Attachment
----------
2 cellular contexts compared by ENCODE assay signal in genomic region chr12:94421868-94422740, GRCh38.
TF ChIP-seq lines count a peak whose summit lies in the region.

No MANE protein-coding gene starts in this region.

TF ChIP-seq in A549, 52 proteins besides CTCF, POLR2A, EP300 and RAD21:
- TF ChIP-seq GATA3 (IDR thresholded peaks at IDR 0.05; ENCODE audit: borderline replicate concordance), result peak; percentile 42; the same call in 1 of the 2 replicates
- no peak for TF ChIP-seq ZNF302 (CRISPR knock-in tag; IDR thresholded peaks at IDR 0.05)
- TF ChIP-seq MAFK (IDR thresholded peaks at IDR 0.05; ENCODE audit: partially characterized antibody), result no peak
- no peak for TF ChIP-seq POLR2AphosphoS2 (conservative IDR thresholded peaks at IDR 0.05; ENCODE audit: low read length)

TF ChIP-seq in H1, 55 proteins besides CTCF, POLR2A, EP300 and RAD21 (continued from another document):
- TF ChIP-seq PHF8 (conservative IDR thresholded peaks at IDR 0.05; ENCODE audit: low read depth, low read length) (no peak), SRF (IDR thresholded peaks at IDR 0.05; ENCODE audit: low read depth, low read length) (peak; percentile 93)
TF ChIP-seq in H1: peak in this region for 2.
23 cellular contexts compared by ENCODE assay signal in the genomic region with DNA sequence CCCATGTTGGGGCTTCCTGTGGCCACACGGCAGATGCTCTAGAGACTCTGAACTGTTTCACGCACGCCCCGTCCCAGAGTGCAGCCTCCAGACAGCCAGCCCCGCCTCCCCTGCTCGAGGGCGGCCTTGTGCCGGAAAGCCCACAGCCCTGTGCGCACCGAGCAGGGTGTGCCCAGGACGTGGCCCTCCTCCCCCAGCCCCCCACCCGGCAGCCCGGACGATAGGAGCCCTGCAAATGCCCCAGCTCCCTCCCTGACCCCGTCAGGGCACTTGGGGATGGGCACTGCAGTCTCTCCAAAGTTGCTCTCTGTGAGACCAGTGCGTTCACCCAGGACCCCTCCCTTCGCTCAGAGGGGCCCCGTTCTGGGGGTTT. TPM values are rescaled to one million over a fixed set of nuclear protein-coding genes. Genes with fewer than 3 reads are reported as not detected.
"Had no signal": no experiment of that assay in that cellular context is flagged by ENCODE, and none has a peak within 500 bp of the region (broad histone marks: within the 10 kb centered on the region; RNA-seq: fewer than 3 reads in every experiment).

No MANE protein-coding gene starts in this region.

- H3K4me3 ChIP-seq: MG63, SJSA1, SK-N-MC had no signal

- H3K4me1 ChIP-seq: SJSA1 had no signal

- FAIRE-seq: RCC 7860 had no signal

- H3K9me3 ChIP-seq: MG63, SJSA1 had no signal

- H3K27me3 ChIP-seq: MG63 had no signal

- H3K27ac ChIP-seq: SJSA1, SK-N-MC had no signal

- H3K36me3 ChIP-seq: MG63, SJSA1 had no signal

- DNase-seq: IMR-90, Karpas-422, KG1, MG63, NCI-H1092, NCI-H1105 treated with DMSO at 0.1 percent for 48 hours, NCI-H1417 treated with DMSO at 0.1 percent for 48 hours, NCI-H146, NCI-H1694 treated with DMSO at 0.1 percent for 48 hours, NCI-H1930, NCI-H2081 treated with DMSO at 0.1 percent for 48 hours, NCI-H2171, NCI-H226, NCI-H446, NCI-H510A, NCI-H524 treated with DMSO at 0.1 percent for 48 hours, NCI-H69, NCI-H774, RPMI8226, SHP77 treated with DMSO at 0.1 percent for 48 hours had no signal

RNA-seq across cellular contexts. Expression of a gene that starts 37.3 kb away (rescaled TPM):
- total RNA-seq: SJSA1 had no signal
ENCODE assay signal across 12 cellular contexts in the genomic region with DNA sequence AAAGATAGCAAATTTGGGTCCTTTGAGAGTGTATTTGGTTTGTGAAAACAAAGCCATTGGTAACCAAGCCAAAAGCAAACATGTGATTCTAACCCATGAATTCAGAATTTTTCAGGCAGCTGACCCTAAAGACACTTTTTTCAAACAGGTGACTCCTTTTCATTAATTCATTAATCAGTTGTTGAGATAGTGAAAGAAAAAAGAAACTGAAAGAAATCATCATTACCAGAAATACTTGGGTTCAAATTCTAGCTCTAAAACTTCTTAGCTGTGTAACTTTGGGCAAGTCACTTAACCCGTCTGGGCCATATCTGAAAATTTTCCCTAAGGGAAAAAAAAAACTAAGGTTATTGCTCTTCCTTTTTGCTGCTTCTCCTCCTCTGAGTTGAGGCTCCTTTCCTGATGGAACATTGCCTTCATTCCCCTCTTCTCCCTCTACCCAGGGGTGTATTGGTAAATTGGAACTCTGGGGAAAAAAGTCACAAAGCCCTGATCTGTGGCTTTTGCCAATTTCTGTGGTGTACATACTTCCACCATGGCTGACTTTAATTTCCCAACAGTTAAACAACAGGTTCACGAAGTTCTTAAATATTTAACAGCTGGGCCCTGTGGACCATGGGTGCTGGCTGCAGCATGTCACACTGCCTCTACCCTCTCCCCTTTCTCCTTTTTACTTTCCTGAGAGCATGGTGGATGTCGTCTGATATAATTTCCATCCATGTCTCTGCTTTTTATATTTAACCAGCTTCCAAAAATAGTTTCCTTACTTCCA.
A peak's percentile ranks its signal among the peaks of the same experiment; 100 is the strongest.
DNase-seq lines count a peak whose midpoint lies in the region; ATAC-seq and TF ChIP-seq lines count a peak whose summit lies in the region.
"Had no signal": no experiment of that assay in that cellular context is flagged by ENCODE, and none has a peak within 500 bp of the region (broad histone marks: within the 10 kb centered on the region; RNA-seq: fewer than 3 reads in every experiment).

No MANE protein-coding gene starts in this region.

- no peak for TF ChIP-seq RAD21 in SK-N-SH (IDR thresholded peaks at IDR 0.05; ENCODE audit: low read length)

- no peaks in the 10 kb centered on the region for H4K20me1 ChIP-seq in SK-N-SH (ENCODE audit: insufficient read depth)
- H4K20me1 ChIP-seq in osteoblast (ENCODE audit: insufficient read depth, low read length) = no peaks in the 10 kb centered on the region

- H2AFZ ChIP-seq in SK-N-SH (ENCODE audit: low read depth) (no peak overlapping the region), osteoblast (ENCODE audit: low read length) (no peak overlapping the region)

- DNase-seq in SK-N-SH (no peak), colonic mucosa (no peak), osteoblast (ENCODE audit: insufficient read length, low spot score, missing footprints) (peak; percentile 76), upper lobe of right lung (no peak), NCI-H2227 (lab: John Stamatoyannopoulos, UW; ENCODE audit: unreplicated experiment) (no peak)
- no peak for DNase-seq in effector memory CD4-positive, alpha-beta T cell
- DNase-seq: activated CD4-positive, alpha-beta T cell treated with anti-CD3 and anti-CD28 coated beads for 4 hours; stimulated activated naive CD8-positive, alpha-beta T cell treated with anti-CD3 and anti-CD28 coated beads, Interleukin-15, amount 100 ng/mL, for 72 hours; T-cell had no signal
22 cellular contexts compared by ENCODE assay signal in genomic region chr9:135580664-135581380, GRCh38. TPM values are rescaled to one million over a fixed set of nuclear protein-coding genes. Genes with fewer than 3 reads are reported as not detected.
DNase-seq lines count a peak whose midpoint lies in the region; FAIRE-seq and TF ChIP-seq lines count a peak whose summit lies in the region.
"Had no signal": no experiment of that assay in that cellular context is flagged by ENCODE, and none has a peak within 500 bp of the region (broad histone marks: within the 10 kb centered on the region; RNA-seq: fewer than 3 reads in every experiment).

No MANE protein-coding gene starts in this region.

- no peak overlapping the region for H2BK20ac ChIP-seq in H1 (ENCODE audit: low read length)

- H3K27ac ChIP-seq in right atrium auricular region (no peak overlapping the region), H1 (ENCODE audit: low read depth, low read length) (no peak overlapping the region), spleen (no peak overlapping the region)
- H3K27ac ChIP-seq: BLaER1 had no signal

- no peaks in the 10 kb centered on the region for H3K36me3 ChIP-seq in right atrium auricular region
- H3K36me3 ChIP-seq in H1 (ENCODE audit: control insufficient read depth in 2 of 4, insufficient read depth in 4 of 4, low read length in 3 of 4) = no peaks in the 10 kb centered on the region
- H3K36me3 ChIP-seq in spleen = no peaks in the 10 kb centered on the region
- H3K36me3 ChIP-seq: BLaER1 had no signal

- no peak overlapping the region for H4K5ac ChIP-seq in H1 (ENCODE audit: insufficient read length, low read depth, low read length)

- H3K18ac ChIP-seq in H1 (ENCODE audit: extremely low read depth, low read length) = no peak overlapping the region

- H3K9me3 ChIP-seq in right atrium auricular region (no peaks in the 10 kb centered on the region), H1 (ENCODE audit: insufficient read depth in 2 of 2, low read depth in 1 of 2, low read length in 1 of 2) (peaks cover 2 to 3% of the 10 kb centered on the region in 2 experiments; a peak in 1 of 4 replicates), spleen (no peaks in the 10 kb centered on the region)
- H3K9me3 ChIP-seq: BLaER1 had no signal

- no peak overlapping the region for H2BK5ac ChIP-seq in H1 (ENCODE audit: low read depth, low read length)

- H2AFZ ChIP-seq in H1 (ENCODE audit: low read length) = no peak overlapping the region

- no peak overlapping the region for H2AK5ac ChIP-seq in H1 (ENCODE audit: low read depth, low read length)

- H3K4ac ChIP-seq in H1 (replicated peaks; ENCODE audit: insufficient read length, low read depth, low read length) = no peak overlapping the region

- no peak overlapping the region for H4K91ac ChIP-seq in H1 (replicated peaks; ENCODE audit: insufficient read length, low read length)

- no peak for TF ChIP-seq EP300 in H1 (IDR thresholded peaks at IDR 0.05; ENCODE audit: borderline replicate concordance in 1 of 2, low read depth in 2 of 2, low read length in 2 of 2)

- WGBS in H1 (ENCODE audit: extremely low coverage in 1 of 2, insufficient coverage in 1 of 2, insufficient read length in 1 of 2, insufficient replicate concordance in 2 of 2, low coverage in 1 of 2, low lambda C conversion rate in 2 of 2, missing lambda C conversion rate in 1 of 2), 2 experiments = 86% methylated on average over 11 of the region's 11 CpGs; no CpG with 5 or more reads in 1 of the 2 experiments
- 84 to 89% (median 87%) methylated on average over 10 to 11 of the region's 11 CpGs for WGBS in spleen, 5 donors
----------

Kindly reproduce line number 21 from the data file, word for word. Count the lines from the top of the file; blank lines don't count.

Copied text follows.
- H3K36me3 ChIP-seq: MG63, SJSA1 had no signal